Restaurant Atelier has had a lot of positive press, I have read and heard lots of good things. It has been on my ‘go to’ list for a while, but it was a conversation with a person who reviews for a living that expedited my visit. When they told me it was where they eat on their ‘nights off’, a booking was promptly made.
Restaurant Atelier is located in the cutest freestanding cottage in Glebe. An intimate establishment with Head Chef Darren Templeman running the kitchen and his partner Bernie operating front of house like clockwork.
You have a choice of à-la-carte or the seven course degustation, $90 or $145 with matching wines. On our visit fresh Italian summer truffle is available with our meal, $10 for it to be added to a main meal, or to two dishes if we opt for the degustation.
We decide on the degustation, mine with the truffle option and the matching wines.
There isn’t actually a set degustation menu, your dishes are chef’s choice. As the night goes on and we listen-in on our fellow diners, we find out that not all degustations are the same. When we hear the table next to us is having a rabbit dish, Mac whispers to me ‘wars have started with less’. Is there such a thing a degustation envy?
I find out during the evening that there is nothing to be envious about as everything that is served to us is outstanding.
A generous serve of Brasserie Bread sourdough with tapenade, extra virgin olive oil (EVOO) & balsamic and Pepe Saya butter is bought to our table to start our meal. I find this a positive sign of things to come as both Brasserie Bread and Pepe Saya are two of my favourite Sydney-based artisan producers.
The meal starts with an amuse-bouche of a bitternut crisp topped with smoky duck breast. A lovely crunchy, sweet, smoky and bitter mouthful. The surprise sweetness comes from the baby peas hidden under the moist smoked duck breast.
Daren’s first choice for our degustation was the bonito. The bonito is first bamboo salt-cured and then charred. It is served with a cylinder of red capsicum jelly, black olive, fennel, yuzu gel and coral tenax. All quite strong flavours to pair with the bonito, but they are balanced brilliantly.
I am a fan of beef tartare, if it’s on a menu I tend to order it. Restaurant Atelier’s version uses master Kobe beef Wagyu, served with a crispy fried quail egg, pea, broad beans and asparagus. At first, I am a little put off as I pick at the beef and it tastes, well, a little ‘beefy’. I mention this to Mac and he tells me to: ‘try it all together, stop picking at your food’. He’s right, when I take a decent fork-full with all the components on the plate, it is divine. They all work magically together and I love how the pea flower makes this meaty dish quite pretty. I am also impressed by the black olive salt topped quail egg, even though it has been deep fried, the yolk is still runny. For those home cooks reading this, you know that is not an easy feat with such a small egg.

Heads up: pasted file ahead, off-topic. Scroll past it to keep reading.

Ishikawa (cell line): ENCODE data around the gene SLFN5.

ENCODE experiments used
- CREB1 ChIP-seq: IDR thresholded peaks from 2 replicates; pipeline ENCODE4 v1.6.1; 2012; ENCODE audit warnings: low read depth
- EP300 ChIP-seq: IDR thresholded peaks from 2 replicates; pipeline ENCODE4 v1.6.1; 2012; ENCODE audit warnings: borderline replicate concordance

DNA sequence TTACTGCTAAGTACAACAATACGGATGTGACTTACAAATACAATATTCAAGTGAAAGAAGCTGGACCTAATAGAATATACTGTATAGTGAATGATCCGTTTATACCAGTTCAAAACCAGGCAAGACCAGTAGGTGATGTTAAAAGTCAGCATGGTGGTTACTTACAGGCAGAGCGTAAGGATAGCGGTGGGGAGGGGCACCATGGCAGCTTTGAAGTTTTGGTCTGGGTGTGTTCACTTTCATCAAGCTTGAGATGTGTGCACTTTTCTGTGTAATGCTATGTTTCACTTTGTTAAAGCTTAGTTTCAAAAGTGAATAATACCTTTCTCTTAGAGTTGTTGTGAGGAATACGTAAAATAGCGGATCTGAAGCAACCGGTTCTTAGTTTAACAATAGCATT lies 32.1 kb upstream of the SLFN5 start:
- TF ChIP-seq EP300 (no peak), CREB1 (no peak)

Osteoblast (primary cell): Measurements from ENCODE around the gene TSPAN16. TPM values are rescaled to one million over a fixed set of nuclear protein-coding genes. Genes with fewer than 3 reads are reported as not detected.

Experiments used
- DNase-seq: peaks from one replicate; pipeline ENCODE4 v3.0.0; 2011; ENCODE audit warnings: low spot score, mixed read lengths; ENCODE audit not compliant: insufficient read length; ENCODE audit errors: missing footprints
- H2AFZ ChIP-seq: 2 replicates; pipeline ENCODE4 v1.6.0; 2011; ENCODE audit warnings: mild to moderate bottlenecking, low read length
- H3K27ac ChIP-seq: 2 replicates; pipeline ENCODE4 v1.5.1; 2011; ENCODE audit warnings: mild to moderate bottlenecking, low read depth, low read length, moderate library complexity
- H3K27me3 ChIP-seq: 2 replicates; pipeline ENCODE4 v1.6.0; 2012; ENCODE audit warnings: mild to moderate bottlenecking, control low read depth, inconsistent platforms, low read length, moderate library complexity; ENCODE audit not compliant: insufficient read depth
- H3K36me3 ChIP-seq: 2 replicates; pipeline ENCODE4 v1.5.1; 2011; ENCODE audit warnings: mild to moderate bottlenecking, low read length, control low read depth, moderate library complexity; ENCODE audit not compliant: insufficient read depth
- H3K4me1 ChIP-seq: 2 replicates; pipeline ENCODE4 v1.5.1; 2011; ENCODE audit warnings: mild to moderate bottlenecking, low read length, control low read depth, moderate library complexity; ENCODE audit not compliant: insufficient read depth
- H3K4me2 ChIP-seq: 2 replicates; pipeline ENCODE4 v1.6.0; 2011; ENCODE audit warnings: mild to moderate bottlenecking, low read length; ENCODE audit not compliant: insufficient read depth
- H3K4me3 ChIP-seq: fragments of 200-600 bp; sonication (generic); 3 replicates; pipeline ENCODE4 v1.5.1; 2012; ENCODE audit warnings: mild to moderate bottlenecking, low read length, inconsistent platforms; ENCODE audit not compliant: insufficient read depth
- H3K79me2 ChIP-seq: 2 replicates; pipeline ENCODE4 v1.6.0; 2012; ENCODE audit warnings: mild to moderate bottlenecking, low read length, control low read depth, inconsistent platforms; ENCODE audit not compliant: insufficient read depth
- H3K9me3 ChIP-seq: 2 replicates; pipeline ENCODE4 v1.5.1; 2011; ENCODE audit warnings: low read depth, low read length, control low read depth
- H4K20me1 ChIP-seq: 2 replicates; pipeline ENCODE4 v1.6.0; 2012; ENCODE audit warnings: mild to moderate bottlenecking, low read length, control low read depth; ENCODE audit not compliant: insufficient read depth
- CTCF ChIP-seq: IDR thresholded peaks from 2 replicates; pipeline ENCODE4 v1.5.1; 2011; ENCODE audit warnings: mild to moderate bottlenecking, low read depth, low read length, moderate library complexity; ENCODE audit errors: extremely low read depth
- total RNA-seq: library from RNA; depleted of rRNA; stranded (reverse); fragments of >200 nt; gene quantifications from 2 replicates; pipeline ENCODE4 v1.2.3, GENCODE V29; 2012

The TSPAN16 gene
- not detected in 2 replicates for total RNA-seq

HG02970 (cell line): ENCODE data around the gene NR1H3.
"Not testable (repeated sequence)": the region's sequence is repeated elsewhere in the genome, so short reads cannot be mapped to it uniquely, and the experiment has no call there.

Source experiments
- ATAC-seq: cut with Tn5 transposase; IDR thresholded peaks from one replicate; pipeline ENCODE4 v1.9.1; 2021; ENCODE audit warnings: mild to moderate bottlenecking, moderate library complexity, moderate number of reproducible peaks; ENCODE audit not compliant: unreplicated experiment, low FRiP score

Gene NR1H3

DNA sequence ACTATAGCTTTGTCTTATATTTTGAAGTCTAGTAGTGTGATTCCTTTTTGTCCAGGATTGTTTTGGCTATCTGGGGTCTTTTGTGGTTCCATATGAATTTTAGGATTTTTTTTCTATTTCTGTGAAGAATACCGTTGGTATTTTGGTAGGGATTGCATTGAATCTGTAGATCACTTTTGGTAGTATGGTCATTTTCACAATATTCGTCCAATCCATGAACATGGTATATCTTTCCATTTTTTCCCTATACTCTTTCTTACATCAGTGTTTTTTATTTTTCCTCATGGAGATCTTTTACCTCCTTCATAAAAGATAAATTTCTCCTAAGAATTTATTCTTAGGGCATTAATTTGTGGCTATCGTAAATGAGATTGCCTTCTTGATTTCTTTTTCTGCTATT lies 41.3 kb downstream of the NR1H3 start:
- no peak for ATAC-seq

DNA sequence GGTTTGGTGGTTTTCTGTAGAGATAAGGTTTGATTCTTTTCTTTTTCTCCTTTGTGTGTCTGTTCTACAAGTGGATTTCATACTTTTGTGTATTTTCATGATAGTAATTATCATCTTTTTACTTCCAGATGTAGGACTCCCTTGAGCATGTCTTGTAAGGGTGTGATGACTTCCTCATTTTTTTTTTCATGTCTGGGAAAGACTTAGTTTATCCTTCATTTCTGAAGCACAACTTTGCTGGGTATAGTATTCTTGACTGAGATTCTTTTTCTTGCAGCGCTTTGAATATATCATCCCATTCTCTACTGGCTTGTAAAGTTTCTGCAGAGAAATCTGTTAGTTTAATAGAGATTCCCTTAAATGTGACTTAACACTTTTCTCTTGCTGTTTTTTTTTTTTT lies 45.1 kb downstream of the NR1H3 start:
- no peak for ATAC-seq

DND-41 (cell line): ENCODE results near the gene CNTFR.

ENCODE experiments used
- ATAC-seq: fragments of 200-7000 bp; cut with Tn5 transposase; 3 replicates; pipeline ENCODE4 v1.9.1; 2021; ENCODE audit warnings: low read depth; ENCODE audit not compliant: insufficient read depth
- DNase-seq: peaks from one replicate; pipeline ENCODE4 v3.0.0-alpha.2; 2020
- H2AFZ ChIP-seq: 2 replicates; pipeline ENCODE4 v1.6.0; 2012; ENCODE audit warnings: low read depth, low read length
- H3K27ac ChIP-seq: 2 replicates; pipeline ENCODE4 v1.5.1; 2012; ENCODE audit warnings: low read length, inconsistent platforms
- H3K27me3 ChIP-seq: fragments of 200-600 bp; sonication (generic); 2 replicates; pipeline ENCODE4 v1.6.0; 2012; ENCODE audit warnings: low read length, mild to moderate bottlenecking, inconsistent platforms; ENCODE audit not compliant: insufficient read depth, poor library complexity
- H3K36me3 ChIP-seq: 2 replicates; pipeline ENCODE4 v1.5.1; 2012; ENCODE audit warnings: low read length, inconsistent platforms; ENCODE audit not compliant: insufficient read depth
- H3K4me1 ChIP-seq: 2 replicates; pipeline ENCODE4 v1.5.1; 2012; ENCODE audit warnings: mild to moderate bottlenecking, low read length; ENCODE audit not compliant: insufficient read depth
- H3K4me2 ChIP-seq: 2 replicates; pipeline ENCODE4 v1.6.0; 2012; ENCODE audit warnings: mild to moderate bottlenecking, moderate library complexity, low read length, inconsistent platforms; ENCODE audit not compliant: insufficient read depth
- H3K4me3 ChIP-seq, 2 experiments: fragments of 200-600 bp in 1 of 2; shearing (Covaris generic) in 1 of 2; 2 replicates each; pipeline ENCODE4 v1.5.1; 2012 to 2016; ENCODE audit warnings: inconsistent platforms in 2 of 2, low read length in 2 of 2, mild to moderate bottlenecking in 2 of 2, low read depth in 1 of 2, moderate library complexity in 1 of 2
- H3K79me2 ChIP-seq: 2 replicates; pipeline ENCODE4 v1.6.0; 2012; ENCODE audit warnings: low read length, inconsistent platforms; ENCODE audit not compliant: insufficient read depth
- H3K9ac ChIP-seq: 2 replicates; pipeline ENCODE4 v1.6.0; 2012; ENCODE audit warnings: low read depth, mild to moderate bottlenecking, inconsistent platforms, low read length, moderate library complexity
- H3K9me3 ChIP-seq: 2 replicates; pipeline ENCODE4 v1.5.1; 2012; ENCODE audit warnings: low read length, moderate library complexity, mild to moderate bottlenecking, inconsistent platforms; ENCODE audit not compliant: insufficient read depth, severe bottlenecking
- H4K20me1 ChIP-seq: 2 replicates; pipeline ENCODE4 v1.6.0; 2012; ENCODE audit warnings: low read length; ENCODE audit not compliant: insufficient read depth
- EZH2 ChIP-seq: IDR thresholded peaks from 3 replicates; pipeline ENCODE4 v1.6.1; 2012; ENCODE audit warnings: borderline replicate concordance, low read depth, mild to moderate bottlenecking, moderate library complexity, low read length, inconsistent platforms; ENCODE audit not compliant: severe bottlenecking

Next dish is Tasmanian abalone with house-smoked pork jowl, enoki, asparagus, shaved kombu and nasturtium leaves. All my past experiences with abalone have been in Asian dishes, and I am curious to try it another way. Piled high on the vivid green nasturtium leaf, again this dish is a delight to the eye. As with the previous dishes, no single component overpowers any of the others. Even though this dish has a strong Japanese influence the smoked pork jowl dictates the direction of this dish.
Darren surprises us with a bonus course of suckling pig pork belly. A perfect tender piece of pork, with the lusted after top layer of crackling, is served with foie gras and bread veloute. It is at this moment I wish I was at home in order to lick the plate. I wonder if finger smears were noticed on my returned plate? I just had to run my finger along and gather the dollops of the remaining veloute.
Duck or pork are usually my favourite, but Darren’s John Dory wins me over completely. It is also the first of my dishes served with the fresh truffle. However, by the end, it isn’t the truffle that I am wanting more of but rather, the béarnaise sauce. A classic sauce done to perfection.
The last of our savoury dishes arrive. Caramel & Szechuan pepper glazed Grimauld duckling breast and crisp confit leg with sweet & sour baby radish and turnips, plus red elk. It’s duck, it’s cooked well, it’s pretty on the plate and my second dish with truffle. I’m almost full but I don’t hesitate to dive in. Another great dish.
We finish with two desserts, the first is chocolate and olive oil delice, raspberry, sheep’s milk yogurt ice cream. Rich in taste and light in texture, with the enjoyed addition of a sprinkle of vanilla salt.
The final dessert is somewhat of a Restaurant Atelier signature, caramelised pistachio soufflé, vanilla ice cream with a sweet miso milkshake. There seems to be a version of the souffle, ice cream and miso milkshake on the menu at all times. It is such a fun dessert. We are given instructions on how to eat it, make a well in the centre of the souffle, add some ice cream and then pour in a good splurge of the milkshake. I feel like a little kid playing with their food, and I love it! On top of the fun it is a truly delicious dessert, oh and it even has a chocolate straw!
I should make mention of my wines that were paired to my dishes. They were matched perfectly, generous serving, and even a sake was matched to my bonito dish.
Restaurant Atelier is open for dinner Tuesday to Saturday from 6pm. Fully licensed, with BYO available Tuesday to Friday, $15/bottle.
22 Glebe Point Road, Glebe
Ph: +61 (2) 9566 2112